When Apple faces criticism, it usually has something to do with a software bug or a hardware flaw that serves as an annoyance to the user, but the recent round of production hiccups have the tech giant under fire for accusations of putting a user’s safety at risk.
British news site Mirror Online reports that a potentially faulty iPad charger led to a near fatal incident. Tim Gillooley of Warrington claimed that his daughter’s charger exploded in his hand after he unplugged the unit from a wall outlet. He said the explosion resulted in an electric shock that hurled him across the room in his mother’s home, leaving him with a visible burn on his finger. Gillooley said that had his eight-year-old daughter, Chloe, unplugged the device as she normally does, the shock could have killed her.
Signs of Trouble
Gillooley said that he had previously returned to the Liverpool Apple store from which he had purchased the device because he had noticed the iPad was having problems charging. Despite being told that both the unit and the charger were working properly, he purchased a new Apple cable and charger. It was this new charger that exploded in Gillooley’s hand.
A Worrisome Precedent
This is not the first time an Apple charger has been implicated as a possible hazard. This incident follows the electrocution death of Ma Ailun, a 23-year-old flight attendant from China, in July. According to The Guardian, Ailun was electrocuted when she answered her iPhone while the device was plugged in and charging. It’s reported that she had just stepped out of the bath to answer the phone, with faulty wires on the charger possibly reacting with particles in the water on her hands to cause the fatal shock.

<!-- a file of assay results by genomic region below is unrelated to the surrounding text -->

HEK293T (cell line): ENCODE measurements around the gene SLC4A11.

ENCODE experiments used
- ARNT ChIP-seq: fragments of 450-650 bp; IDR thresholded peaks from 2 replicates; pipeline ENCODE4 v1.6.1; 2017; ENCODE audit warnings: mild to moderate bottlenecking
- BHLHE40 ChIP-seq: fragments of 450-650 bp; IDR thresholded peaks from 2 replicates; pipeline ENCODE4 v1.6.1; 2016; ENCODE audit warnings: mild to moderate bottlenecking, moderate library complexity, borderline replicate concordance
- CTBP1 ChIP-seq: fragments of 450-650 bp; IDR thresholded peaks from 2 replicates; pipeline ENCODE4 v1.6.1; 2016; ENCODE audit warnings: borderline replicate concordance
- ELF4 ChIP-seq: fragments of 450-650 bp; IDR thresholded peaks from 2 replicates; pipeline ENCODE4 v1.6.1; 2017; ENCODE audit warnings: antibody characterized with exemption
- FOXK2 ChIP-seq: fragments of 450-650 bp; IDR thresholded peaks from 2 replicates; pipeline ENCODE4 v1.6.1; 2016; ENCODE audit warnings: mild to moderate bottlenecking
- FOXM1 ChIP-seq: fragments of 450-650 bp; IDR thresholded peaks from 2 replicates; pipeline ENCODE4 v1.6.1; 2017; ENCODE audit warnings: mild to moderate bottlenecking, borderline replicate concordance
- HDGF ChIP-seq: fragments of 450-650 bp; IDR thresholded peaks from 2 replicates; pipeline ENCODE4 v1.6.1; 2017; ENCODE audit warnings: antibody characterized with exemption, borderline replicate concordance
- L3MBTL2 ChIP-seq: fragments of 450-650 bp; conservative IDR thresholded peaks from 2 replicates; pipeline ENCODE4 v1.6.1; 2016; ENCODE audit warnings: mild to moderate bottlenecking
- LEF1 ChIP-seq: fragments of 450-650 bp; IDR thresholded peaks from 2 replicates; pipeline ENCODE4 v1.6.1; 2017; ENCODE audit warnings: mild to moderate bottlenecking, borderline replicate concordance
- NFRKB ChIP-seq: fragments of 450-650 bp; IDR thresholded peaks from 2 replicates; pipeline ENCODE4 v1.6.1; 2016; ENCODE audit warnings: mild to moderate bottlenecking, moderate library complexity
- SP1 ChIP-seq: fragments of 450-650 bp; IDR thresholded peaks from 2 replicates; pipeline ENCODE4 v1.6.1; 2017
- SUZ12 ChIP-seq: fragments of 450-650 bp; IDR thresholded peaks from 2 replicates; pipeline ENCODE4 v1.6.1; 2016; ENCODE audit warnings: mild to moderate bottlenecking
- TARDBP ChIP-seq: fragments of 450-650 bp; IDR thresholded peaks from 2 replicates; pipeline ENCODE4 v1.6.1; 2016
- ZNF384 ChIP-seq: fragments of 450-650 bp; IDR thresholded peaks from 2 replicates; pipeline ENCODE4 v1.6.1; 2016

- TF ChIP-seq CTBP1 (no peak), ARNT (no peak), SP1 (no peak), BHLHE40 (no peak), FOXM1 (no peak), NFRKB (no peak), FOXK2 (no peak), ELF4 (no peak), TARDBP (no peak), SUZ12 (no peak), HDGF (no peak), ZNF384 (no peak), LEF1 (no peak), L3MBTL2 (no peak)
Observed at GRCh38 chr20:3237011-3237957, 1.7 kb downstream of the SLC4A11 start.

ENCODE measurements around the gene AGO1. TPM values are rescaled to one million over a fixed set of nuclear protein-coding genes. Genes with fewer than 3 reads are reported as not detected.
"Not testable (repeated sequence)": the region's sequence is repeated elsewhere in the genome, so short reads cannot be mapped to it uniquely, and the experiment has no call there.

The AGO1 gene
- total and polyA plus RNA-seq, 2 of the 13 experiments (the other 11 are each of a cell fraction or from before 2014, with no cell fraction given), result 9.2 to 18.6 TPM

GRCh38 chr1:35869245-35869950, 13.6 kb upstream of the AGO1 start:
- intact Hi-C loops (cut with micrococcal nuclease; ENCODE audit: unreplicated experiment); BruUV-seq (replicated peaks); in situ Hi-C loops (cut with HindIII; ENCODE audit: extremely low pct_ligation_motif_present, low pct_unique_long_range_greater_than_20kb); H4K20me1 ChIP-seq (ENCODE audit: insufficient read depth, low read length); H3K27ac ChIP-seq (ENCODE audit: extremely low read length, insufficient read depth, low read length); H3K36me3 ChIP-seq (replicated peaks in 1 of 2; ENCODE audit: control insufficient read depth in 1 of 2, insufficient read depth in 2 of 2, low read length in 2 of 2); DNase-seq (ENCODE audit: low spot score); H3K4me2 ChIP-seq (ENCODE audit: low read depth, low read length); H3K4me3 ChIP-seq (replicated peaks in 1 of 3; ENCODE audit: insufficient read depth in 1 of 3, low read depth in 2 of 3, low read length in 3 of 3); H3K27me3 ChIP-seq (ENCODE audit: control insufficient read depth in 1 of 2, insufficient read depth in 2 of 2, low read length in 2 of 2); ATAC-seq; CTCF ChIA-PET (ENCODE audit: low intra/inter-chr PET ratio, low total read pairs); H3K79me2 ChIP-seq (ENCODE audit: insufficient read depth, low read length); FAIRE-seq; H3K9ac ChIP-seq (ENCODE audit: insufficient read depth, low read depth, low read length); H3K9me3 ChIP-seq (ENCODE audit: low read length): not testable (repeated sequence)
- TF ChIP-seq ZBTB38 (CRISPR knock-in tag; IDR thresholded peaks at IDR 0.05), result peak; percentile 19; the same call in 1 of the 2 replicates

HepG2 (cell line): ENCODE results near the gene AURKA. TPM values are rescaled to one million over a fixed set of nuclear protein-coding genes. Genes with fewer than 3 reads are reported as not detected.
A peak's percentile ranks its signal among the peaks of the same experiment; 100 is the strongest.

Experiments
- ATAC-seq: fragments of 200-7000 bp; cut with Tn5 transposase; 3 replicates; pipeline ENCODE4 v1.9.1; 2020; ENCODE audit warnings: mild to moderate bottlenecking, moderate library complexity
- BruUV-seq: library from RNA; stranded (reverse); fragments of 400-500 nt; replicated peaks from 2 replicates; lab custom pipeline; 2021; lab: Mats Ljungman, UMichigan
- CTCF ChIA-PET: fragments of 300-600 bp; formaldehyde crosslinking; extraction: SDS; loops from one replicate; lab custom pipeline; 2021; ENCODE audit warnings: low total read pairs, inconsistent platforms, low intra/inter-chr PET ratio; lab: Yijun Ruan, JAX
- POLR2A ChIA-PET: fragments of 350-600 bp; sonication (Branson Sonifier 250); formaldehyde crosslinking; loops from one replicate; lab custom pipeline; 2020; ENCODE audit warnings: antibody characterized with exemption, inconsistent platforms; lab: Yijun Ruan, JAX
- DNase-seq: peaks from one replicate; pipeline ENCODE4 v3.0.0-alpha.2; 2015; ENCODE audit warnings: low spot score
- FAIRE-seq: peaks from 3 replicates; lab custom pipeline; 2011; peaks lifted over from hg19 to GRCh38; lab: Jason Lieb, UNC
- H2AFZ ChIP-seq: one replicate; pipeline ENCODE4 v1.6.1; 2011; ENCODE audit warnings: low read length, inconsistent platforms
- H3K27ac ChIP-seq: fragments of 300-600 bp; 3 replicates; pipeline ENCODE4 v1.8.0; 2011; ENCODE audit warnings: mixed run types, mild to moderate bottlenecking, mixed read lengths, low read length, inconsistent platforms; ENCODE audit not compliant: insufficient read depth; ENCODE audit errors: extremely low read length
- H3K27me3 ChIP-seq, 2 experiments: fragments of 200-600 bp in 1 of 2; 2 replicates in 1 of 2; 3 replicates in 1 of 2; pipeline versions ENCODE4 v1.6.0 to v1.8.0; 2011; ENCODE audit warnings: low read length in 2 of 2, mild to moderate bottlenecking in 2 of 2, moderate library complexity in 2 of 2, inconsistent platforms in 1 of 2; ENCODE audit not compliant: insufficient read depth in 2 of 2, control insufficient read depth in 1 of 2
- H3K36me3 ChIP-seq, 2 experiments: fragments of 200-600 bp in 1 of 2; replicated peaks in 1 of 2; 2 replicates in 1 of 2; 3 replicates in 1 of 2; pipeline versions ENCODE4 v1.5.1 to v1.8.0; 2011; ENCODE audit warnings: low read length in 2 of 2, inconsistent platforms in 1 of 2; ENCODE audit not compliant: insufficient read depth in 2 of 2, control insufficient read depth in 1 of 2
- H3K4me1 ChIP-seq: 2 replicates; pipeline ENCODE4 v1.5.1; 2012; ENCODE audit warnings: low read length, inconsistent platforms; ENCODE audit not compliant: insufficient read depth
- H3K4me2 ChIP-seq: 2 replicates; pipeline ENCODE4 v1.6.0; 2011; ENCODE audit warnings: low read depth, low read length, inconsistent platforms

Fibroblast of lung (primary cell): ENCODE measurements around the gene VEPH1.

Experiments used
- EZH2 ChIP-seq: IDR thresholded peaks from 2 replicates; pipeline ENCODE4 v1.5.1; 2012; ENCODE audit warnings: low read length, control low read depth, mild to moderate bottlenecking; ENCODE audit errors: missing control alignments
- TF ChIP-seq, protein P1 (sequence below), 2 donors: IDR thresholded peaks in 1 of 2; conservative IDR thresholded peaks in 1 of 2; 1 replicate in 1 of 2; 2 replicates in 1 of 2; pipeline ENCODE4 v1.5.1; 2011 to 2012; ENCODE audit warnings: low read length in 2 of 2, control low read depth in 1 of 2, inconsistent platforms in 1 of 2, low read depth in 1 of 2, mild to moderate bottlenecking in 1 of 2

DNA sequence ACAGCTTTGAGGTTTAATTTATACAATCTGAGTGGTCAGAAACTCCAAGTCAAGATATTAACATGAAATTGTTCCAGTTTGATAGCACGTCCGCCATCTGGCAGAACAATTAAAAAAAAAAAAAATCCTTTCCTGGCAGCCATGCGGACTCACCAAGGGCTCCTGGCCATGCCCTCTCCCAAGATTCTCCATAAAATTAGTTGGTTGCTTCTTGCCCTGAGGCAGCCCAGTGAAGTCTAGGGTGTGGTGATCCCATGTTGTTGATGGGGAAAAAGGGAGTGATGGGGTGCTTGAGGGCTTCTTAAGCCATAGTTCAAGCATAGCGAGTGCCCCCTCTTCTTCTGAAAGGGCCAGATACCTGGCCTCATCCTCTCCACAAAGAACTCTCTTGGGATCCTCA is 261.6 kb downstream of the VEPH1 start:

This incident resulted in criticism of Apple from Chinese consumers state-run television. Similar to Gillooley’s iPad charger, Ailun’s device was said to have been a genuine product purchased from an official Apple store in the Xinjiang province. Apple is cooperating with Chinese authorities and assisting in the investigation into her death.
Gillooley, who shares joint custody of his daughter, purchased the device to keep in touch with her while she stays at her mother’s house. “We were big fans of Apple, but I won’t let my daughter near her iPhone now,” he said.
Apple has yet to comment on the matter, but reportedly requested the remains of the destroyed gadget.
Image Courtesy of Flickr.